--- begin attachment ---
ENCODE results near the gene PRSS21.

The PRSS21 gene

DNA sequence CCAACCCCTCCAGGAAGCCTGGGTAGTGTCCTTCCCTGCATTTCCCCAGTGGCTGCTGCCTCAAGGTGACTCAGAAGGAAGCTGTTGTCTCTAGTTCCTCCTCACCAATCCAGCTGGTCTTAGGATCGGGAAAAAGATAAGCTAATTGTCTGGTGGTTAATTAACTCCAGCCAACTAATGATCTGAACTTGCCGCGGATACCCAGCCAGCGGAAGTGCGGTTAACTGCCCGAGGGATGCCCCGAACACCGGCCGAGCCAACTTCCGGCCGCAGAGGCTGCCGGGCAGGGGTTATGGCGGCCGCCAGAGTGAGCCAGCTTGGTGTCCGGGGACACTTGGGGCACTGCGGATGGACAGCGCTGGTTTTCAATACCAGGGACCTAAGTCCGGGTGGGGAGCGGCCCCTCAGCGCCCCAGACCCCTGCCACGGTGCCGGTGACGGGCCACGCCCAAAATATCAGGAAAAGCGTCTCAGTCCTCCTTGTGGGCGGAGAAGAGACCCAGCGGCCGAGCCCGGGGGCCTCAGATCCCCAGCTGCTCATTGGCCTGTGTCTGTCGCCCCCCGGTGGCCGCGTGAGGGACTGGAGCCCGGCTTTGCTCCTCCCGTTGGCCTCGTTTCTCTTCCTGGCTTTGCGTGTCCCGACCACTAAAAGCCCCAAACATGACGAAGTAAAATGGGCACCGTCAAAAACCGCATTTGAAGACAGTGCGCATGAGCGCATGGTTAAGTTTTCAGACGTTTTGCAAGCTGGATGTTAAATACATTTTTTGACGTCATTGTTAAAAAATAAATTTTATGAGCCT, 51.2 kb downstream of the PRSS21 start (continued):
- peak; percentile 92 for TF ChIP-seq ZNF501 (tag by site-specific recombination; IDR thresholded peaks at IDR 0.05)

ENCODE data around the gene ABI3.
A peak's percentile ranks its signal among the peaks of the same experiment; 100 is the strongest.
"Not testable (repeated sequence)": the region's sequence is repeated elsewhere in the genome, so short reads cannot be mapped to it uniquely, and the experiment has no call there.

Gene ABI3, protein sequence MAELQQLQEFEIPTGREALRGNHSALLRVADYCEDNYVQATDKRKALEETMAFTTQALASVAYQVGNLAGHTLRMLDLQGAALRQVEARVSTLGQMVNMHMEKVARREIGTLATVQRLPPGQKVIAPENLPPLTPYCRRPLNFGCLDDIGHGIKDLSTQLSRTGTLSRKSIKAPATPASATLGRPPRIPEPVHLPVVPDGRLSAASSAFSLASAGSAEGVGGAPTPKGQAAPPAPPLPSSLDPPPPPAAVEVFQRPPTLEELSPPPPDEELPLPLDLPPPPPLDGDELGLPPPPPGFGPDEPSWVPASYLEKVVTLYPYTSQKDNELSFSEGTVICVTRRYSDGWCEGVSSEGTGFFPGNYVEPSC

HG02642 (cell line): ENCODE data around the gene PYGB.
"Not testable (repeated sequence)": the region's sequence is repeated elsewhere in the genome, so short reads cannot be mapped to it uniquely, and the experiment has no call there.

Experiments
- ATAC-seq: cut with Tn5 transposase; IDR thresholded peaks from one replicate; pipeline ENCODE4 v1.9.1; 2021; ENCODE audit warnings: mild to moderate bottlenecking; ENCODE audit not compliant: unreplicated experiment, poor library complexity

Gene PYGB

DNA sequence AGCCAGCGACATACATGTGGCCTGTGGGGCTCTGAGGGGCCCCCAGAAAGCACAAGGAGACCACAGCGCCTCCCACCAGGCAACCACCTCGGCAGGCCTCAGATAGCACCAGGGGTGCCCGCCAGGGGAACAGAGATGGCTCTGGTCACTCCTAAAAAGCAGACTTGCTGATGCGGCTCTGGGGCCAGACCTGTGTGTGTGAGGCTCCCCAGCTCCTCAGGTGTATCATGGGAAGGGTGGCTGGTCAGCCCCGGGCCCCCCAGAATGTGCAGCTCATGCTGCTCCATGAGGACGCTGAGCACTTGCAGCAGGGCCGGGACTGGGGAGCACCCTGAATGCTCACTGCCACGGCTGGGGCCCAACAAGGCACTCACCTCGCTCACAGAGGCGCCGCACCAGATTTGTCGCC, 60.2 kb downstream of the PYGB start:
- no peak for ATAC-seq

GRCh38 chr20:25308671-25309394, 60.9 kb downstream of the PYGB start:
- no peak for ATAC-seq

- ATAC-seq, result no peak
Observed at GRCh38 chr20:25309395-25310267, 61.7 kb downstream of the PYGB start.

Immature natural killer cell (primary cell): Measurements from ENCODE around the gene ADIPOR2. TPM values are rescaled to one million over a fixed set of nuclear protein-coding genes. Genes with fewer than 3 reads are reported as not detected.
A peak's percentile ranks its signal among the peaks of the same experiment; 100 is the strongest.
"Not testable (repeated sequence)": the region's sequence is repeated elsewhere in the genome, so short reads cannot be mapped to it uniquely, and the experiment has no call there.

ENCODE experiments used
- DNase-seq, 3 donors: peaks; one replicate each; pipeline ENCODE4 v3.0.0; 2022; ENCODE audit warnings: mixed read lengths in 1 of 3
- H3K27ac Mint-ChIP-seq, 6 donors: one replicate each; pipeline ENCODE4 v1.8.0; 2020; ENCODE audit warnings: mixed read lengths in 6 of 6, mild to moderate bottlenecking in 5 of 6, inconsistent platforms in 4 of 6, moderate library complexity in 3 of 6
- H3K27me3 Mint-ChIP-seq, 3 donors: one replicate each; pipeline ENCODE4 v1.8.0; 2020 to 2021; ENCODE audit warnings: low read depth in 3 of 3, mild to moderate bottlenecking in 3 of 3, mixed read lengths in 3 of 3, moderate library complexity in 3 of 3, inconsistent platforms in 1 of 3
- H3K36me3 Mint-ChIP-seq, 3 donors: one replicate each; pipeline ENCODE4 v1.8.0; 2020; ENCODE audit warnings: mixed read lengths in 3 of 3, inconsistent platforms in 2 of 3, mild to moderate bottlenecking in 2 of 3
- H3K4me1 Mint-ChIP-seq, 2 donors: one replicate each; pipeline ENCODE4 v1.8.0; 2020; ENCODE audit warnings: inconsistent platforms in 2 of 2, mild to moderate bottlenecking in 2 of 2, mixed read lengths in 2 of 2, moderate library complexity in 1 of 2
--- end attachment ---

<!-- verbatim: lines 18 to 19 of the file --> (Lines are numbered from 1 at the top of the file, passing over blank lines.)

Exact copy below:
- ATAC-seq, result no peak
Observed at GRCh38 chr20:25309395-25310267, 61.7 kb downstream of the PYGB start.